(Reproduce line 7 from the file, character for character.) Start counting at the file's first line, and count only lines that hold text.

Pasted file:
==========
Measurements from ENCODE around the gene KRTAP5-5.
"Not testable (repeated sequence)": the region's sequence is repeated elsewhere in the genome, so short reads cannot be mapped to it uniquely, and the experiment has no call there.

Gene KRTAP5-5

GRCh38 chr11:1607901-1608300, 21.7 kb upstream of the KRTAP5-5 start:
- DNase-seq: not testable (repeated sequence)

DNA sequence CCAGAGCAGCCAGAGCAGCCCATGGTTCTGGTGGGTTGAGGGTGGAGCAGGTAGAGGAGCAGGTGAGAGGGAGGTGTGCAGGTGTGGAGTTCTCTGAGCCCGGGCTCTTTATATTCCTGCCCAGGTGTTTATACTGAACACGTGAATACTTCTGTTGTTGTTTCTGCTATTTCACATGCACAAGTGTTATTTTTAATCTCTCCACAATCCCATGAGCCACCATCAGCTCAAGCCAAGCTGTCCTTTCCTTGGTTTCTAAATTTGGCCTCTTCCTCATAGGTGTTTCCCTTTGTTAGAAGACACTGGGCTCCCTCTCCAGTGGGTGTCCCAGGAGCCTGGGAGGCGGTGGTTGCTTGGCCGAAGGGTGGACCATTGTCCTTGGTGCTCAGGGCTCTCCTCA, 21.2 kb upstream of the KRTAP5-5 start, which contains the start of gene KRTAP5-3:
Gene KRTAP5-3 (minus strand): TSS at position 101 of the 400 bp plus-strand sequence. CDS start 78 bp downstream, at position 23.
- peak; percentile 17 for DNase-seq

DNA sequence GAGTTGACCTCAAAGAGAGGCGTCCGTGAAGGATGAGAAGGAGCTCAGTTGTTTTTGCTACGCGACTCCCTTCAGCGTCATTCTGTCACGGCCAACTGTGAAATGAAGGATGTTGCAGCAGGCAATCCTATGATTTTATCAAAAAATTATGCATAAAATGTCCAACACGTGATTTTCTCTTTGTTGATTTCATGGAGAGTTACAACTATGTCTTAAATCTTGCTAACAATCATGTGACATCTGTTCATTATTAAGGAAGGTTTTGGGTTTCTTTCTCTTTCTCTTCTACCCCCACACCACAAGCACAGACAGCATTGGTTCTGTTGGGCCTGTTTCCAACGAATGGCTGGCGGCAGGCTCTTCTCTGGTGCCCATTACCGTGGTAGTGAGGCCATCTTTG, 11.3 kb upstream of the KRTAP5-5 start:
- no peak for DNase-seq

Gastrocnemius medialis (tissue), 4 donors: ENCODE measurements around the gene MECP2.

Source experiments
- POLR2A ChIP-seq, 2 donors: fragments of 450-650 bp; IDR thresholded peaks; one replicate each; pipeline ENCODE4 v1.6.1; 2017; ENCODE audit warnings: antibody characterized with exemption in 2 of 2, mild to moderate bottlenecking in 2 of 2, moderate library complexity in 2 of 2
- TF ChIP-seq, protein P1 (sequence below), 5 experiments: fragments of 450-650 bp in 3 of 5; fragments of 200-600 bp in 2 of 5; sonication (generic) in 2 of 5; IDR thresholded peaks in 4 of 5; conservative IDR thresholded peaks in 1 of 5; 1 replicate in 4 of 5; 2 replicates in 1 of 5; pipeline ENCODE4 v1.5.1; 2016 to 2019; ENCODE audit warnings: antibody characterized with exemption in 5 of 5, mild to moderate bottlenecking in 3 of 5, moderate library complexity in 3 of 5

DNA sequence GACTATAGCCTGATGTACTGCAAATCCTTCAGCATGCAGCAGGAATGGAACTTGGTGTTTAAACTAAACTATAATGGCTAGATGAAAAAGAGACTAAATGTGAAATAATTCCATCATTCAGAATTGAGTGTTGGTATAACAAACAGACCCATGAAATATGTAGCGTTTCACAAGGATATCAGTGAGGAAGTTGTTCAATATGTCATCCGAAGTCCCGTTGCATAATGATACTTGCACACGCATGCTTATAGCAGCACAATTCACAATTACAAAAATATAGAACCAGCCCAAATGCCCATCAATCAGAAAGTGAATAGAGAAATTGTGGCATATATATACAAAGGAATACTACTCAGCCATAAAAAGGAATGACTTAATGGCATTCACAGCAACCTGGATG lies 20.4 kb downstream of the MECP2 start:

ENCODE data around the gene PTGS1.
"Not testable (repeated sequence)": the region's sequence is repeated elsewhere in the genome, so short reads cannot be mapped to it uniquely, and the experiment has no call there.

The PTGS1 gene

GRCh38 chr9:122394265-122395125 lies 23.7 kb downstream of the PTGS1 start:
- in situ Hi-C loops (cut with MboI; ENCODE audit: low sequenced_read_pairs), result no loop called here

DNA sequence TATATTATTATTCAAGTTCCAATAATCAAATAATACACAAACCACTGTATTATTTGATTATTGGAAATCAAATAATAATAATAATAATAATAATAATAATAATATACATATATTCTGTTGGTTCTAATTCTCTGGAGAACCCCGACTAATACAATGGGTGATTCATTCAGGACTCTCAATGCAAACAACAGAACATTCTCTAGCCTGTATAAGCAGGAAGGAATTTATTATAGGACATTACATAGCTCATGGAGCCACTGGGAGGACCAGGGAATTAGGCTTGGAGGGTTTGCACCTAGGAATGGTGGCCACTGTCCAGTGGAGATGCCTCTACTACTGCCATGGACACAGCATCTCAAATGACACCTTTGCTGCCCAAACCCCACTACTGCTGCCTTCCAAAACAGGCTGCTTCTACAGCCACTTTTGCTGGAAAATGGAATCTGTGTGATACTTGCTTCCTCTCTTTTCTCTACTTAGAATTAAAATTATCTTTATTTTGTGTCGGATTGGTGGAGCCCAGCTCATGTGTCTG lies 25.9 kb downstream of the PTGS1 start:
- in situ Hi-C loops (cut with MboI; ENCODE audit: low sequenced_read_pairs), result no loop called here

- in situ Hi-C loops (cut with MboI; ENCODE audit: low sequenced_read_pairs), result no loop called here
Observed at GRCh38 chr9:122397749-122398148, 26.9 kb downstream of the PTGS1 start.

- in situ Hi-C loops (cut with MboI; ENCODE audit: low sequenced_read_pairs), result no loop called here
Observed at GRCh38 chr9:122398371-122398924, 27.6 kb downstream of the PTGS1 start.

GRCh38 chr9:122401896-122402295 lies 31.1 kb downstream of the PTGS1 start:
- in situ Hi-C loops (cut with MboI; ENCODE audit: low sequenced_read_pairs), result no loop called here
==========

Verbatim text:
Gene KRTAP5-3 (minus strand): TSS at position 101 of the 400 bp plus-strand sequence. CDS start 78 bp downstream, at position 23.